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  • Roy Lichtenstein's Sleeping Girl was expected to sell for $40 million

    The art market shows no signs of cooling off after record sale prices in the past week for works like Andy Warhol’s “Double Elvis,” Roy Lichtenstein’s “Sleeping Girl,” and Mark Rothko’s “Orange, Red, Yellow.”

    The stock market is ever volatile and the specter inflation is ever present, while ultra-rich investors are sitting on mountains of cash. Art markets have also been a big beneficiary of growing Asian wealth.

    “The art market is ignoring European woes,” Randy Slifka, a New York collector and money manager told Bloomberg. “People feel comfortable buying prime works by world-class artists.”

    “At the moment property in Asia, not just in Hong Kong, has just topped out in a way. Stocks have obviously been very volatile over the last few years, to say the least, so people are looking to put their money in new asset classes,” Jon Reade, the managing director of Art Futures Group in Hong Kong, told CBS.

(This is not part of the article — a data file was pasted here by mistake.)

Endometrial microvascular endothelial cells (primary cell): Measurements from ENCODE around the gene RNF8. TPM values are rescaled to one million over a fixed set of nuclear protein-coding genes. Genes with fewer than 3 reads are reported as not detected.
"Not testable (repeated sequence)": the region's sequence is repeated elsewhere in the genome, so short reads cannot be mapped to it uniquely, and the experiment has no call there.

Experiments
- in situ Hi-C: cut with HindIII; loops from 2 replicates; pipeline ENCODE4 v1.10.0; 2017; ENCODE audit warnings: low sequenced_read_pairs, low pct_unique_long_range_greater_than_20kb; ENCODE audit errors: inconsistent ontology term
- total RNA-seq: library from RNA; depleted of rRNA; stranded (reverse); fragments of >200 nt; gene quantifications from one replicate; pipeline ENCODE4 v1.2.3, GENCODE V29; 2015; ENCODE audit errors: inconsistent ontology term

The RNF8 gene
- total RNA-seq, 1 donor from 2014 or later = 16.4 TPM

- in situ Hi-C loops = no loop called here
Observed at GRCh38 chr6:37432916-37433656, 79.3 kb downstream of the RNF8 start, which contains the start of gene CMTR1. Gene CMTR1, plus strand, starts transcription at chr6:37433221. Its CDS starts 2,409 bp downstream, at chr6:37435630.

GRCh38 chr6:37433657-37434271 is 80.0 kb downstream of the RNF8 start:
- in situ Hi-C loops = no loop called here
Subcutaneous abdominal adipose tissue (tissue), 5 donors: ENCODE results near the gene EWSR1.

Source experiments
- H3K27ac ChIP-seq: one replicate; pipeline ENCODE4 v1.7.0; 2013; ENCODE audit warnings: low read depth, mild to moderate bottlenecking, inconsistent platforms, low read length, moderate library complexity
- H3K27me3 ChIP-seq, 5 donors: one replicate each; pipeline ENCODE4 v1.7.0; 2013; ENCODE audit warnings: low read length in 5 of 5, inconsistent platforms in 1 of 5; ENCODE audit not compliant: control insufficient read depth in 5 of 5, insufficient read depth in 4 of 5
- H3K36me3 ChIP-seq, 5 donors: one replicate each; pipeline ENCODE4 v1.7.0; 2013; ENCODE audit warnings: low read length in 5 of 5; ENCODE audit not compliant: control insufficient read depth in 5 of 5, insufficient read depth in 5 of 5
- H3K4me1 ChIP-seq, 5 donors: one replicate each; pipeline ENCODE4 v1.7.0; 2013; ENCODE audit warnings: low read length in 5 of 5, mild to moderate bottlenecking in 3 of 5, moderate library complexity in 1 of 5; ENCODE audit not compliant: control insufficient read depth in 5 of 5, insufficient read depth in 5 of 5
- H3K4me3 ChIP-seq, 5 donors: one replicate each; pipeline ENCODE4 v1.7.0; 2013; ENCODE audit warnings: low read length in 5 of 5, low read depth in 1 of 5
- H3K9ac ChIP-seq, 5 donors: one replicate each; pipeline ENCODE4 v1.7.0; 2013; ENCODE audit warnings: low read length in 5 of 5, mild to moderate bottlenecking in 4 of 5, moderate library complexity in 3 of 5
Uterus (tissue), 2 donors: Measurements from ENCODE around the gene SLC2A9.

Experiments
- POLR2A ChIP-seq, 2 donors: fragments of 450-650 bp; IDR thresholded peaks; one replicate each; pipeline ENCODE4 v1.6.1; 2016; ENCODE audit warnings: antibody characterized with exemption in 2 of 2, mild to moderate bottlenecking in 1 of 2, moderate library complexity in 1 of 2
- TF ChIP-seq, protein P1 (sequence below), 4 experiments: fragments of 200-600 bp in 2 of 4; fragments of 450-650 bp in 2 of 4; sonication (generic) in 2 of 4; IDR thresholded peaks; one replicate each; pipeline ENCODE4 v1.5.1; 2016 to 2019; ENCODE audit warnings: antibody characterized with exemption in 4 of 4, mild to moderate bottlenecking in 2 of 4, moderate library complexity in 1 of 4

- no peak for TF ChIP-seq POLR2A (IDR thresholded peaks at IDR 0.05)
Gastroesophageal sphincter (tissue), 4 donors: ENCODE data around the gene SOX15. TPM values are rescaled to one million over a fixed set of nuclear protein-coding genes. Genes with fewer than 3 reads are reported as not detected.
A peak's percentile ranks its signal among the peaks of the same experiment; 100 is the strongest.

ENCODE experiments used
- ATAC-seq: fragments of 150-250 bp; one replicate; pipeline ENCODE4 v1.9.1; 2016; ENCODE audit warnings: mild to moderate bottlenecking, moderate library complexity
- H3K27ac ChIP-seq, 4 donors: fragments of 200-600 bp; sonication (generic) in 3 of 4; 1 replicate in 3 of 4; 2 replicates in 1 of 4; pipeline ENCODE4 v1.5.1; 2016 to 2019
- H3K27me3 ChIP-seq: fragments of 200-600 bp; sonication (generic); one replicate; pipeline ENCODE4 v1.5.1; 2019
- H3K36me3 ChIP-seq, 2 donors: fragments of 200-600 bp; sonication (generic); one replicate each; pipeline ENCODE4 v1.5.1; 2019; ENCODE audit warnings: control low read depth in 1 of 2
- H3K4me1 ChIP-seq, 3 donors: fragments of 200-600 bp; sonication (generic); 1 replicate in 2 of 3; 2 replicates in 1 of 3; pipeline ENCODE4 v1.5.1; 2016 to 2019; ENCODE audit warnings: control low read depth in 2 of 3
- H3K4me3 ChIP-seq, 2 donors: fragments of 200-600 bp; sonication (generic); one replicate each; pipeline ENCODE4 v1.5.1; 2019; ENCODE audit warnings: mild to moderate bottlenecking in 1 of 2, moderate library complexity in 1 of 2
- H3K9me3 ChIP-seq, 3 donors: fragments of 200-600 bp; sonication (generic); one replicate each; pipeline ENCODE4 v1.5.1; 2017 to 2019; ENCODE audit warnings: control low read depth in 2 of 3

Reade believes a lot of the money is pouring in from China. “They’re buying property; they’re buying cars and they’re looking for new asset classes to get involved with,” he said.

    The net result is too much cash chasing select works by recognized masters as evidenced by the sale of Edvard Munch’s iconic “The Scream” for $119.9 million, the most expensive artwork ever sold at auction.

    Among the other eye-popping sales, Lichtenstein’s “Sleeping Girl,” was auctioned for $44.8 million; Warhol’s “Double Elvis (Ferus Type),” of Elvis Presley depicted as a cowboy, sold for $37 million and Rothko’s “Orange, Red, Yellow” sold for $87 million.

    Francis Bacon’s “Figure Writing Reflected in Mirror” sold for $44.9 million. The artist’s Triptych was the previous record holder at at $86.2 million.

    “This was an historic event in the auction world, with three major records set in the space of a few short hours,” said Brett Gorvy, Christie’s Chairman and International Head of Post-War and Contemporary Art in a statement.

    Of the top 10 works sold at the Christie’s auction, eight buyers were listed as “anonymous,” and two were private buyers from Europe and the United States.